Business

Boeing delivers first 787 in a year

Boeing delivered a 787 Dreamliner to American Airlines on Wednesday, the first of that aircraft to be sent to a customer in over a year due to defects discovered in the plane.

Business

US regulators clear Boeing to resume 787 deliveries

After more than a year, aviation giant Boeing will be allowed to resume deliveries of its 787 Dreamliner aircraft "in the coming days," after the company made changes to its manufacturing process, US air safety regulators ...

Business

Airbus scraps A350 contract with Qatar Airways in feud

European aircraft maker Airbus has cancelled its contract to deliver 19 A350 planes to Qatar Airways, a source close to the matter said Wednesday, amid a feud between the two aviation giants.

Internet

Flight frenzy: Pelosi Taiwan trip swamps plane tracker

Hundreds of thousands of people tuned in to a flight tracking website Tuesday anxious to find out whether US official Nancy Pelosi was in fact going to Taiwan, in defiance of China's angry protests.

Business

Boeing says risk 737 MAX 10 could be canceled

Boeing's CEO said the company could cancel the 737 MAX 10 if regulators don't certify the jet before new crew alerting system standards take effect in December, according to a report Thursday.

Telecom

Verizon, AT&T delay some 5G service over airlines' concerns

Federal regulators say Verizon and AT&T will delay part of their 5G rollout near airports to give airlines more time to ensure that equipment on their planes is safe from interference from the wireless signals, but the airline ...

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Planet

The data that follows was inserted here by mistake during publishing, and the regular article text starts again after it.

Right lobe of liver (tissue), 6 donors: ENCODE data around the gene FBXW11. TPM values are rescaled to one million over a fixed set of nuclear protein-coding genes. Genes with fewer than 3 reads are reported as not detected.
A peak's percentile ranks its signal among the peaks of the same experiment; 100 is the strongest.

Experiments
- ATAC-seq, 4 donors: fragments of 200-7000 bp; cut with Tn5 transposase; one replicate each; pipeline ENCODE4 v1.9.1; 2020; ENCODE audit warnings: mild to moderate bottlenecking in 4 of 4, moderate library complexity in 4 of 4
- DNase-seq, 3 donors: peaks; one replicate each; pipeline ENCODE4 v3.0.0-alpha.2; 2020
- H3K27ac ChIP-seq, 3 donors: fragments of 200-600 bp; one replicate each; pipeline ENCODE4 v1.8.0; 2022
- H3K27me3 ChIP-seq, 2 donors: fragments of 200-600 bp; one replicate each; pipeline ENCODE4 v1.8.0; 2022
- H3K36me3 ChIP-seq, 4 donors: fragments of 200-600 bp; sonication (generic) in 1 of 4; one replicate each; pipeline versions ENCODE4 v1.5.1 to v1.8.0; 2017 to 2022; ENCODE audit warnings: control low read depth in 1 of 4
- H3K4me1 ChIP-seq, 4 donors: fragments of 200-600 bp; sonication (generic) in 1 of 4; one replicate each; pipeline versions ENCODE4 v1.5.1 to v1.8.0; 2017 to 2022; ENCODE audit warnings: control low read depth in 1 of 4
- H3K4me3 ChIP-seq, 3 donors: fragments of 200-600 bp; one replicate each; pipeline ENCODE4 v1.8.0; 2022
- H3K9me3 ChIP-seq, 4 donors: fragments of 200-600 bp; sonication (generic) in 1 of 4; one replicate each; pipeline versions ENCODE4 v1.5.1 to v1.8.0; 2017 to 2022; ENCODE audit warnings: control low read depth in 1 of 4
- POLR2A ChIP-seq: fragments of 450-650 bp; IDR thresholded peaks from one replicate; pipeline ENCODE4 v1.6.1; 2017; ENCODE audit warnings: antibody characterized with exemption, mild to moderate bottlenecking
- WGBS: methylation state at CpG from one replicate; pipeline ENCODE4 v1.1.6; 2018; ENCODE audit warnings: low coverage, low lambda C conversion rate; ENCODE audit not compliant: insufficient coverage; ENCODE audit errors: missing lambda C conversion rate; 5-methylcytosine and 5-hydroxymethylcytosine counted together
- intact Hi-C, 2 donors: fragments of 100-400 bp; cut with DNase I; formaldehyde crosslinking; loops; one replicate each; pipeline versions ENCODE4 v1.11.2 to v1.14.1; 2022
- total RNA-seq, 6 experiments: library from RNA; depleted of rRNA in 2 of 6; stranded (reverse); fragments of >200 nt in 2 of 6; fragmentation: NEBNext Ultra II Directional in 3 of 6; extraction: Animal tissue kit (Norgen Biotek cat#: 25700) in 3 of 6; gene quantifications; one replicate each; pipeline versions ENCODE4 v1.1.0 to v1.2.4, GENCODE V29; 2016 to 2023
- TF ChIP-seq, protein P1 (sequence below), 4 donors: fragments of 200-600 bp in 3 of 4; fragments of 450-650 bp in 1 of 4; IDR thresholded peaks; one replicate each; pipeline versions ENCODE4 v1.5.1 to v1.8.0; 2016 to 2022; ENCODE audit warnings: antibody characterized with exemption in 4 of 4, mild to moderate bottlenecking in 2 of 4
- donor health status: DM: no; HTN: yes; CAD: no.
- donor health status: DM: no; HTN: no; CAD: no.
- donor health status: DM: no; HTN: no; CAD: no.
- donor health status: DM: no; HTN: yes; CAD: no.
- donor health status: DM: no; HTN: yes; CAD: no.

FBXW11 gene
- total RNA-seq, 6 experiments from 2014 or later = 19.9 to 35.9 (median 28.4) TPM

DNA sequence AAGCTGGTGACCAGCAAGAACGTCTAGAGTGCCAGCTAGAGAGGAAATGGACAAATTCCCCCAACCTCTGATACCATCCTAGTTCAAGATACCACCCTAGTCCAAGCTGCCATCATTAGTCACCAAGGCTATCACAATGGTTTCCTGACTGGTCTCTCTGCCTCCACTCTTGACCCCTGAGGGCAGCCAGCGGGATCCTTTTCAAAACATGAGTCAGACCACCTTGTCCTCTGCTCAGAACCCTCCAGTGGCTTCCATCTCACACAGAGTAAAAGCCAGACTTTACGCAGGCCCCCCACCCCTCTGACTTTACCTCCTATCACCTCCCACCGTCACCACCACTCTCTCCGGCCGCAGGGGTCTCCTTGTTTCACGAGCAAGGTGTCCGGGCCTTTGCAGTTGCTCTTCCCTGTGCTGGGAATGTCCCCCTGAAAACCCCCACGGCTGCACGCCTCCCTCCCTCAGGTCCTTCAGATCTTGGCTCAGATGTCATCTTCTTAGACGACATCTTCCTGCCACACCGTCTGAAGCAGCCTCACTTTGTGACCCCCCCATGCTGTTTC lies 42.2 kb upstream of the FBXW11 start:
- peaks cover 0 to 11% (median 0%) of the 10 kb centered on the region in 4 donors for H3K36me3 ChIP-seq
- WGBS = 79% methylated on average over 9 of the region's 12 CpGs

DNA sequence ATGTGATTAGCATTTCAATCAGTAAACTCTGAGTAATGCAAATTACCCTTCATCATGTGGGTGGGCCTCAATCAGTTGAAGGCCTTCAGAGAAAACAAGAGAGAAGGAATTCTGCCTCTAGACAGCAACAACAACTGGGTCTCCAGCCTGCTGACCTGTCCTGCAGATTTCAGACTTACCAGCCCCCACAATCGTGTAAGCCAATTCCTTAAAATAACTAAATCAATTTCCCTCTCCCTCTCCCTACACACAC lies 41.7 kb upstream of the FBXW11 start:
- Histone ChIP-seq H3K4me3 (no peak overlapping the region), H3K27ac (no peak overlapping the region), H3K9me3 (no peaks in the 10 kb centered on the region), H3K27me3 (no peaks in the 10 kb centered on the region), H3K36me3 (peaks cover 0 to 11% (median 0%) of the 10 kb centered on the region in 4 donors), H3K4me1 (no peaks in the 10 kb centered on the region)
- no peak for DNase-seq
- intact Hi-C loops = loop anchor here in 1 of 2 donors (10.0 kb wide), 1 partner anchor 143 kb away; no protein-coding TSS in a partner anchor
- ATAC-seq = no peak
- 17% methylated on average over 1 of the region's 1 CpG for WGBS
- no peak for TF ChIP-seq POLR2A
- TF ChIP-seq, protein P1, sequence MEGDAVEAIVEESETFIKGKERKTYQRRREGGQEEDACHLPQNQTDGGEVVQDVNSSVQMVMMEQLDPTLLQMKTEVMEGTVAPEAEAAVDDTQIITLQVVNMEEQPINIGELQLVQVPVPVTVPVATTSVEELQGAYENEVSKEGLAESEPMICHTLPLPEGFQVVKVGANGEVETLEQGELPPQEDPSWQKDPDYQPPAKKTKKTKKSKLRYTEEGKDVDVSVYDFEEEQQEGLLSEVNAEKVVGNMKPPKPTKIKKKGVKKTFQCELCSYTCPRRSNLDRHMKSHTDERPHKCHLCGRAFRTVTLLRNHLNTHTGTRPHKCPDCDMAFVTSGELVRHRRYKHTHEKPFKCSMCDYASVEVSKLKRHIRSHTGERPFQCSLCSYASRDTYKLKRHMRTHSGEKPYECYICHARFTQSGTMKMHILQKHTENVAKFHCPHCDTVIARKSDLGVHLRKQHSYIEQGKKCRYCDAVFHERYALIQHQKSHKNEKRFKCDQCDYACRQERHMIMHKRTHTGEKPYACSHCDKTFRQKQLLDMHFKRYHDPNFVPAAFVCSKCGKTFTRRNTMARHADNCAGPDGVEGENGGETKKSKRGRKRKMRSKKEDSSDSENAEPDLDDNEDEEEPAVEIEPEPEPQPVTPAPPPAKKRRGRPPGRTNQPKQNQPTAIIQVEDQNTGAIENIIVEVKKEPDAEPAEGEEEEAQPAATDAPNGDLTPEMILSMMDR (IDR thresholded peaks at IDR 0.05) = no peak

A planet (from Greek πλανήτης, from the verb πλανώμαι planōmai I wander), is a celestial body orbiting a star or stellar remnant that is massive enough to be rounded by its own gravity, is not massive enough to cause thermonuclear fusion, and has cleared its neighbouring region of planetesimals.[a]

The term planet is ancient, with ties to history, science, myth, and religion. The planets were originally seen by many early cultures as divine, or as emissaries of the gods. Even today, many people believe in astrology, which holds that the movement of the planets affects people's lives, although such a causation is rejected by the scientific community. As scientific knowledge advanced, human perception of the planets changed, incorporating a number of disparate objects. Even now there is no uncontested definition of what a planet is. In 2006, the IAU officially adopted a resolution defining planets within the Solar System. This definition has been both praised and criticized, and remains disputed by some scientists.

The planets were thought by Ptolemy to orbit the Earth in deferent and epicycle motions. Though the idea that the planets orbited the Sun had been suggested many times, it was not until the 17th century that this view was supported by evidence from the first telescopic astronomical observations, performed by Galileo Galilei. By careful analysis of the observation data, Johannes Kepler found the planets' orbits to be not circular, but elliptical. As observational tools improved, astronomers saw that, like Earth, the planets rotated around tilted axes, and some share such features as ice-caps and seasons. Since the dawn of the Space Age, close observation by probes has found that Earth and the other planets share characteristics such as volcanism, hurricanes, tectonics, and even hydrology. Since 1992, through the discovery of hundreds of extrasolar planets (planets around other stars), scientists are beginning to understand that planets throughout the Milky Way Galaxy share characteristics in common with our own.

Planets are generally divided into two main types: large, low-density gas giants, and smaller, rocky terrestrials. Under IAU definitions, there are eight planets in the Solar System. In order from the Sun, they are the four terrestrials, Mercury, Venus, Earth, and Mars, then the four gas giants, Jupiter, Saturn, Uranus, and Neptune. The Solar System also contains at least five dwarf planets: Ceres, Pluto (originally classified as the Solar System's ninth planet), Makemake, Haumea and Eris. With the exception of Mercury, Venus, Ceres and Makemake, all of these are orbited by one or more natural satellites.

As of June 2009, there are 353 known extrasolar planets, ranging from the size of gas giants to that of terrestrial planets.

This text uses material from Wikipedia, licensed under CC BY-SA